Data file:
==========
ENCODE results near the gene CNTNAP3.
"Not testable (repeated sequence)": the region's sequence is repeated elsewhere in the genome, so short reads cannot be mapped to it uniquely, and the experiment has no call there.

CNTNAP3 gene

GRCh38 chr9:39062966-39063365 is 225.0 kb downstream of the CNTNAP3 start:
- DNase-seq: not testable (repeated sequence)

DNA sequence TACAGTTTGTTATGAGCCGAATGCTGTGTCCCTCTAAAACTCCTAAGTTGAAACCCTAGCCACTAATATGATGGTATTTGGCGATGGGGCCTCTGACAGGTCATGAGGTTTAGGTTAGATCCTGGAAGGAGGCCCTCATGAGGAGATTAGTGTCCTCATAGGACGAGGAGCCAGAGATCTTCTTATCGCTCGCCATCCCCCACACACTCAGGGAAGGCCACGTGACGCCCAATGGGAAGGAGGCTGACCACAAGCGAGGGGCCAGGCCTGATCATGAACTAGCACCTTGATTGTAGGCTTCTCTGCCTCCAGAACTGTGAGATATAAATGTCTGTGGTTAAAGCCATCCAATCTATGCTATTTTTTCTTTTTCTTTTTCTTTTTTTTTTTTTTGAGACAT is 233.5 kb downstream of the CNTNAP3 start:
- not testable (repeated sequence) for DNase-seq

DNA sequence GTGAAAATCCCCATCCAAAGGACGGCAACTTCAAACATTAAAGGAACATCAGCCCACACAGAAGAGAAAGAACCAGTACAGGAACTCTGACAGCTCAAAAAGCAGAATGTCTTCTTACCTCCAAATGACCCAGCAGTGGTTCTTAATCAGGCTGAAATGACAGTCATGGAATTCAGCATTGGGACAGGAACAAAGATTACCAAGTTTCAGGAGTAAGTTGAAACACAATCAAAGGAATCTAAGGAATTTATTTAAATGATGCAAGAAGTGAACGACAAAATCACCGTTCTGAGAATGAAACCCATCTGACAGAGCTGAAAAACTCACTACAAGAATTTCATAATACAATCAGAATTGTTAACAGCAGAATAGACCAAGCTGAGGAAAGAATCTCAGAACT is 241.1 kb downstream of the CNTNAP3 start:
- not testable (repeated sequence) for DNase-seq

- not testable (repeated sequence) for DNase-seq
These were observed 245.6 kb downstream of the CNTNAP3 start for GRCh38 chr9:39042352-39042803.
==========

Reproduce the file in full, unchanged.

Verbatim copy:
ENCODE results near the gene CNTNAP3.
"Not testable (repeated sequence)": the region's sequence is repeated elsewhere in the genome, so short reads cannot be mapped to it uniquely, and the experiment has no call there.

CNTNAP3 gene

GRCh38 chr9:39062966-39063365 is 225.0 kb downstream of the CNTNAP3 start:
- DNase-seq: not testable (repeated sequence)

DNA sequence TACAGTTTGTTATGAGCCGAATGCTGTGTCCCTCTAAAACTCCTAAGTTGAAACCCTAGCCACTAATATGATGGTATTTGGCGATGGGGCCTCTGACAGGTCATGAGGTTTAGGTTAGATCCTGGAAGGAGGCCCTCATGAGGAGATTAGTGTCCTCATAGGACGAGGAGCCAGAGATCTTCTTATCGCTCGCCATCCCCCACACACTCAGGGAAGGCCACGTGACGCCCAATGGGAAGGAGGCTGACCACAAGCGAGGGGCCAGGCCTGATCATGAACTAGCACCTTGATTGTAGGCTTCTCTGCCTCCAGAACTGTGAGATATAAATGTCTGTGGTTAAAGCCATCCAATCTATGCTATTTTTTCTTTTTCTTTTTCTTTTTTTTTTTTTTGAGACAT is 233.5 kb downstream of the CNTNAP3 start:
- not testable (repeated sequence) for DNase-seq

DNA sequence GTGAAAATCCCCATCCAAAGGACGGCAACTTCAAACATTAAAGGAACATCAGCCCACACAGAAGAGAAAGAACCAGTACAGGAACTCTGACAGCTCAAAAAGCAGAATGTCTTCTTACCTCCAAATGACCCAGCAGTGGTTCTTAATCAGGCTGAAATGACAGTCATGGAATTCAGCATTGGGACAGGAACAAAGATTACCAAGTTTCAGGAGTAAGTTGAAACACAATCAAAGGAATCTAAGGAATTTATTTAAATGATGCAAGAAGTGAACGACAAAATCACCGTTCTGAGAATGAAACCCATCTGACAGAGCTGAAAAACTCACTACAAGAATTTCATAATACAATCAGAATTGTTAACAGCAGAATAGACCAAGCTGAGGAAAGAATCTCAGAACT is 241.1 kb downstream of the CNTNAP3 start:
- not testable (repeated sequence) for DNase-seq

- not testable (repeated sequence) for DNase-seq
These were observed 245.6 kb downstream of the CNTNAP3 start for GRCh38 chr9:39042352-39042803.